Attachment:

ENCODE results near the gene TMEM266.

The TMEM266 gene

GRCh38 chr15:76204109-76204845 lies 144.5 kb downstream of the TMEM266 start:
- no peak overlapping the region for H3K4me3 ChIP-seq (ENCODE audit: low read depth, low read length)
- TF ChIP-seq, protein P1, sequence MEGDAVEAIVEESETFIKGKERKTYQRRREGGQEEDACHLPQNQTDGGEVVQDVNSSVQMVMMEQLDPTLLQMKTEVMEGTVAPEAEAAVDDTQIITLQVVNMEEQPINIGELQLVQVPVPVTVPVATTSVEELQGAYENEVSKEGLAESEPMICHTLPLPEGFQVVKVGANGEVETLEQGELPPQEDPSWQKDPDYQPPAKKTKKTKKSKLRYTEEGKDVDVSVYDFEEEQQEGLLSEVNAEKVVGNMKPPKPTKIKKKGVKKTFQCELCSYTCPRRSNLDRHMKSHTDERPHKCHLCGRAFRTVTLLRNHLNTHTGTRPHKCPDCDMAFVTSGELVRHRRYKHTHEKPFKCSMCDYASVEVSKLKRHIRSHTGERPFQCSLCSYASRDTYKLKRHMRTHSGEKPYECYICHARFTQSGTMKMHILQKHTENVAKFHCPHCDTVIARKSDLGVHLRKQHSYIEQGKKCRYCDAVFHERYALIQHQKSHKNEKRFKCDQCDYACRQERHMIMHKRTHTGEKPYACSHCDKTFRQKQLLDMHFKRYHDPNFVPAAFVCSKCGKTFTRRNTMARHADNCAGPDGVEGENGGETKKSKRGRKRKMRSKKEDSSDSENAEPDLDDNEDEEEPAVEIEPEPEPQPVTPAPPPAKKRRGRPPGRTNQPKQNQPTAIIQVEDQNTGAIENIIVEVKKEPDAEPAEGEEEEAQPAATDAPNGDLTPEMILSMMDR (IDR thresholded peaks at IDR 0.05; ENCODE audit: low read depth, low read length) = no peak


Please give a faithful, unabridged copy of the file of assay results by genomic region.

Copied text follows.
ENCODE results near the gene TMEM266.

The TMEM266 gene

GRCh38 chr15:76204109-76204845 lies 144.5 kb downstream of the TMEM266 start:
- no peak overlapping the region for H3K4me3 ChIP-seq (ENCODE audit: low read depth, low read length)
- TF ChIP-seq, protein P1, sequence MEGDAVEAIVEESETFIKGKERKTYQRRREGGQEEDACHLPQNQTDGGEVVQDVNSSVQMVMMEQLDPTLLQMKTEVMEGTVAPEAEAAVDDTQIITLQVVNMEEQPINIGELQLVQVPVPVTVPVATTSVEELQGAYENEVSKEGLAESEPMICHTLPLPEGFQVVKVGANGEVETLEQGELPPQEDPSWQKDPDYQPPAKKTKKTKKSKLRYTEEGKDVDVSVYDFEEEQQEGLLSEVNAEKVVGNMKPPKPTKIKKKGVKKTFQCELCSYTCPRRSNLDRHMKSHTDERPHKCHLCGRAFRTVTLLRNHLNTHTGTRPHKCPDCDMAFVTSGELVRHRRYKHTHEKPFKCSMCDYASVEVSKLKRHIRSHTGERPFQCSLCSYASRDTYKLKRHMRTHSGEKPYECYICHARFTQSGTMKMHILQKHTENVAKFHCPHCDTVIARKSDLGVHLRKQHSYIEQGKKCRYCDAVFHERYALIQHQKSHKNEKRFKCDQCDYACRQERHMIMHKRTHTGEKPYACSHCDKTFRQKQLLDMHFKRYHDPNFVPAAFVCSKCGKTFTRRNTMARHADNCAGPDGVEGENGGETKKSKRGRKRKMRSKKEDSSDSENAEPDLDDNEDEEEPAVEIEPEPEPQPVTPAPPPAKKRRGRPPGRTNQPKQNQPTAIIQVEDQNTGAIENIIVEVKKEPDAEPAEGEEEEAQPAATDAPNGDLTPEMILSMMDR (IDR thresholded peaks at IDR 0.05; ENCODE audit: low read depth, low read length) = no peak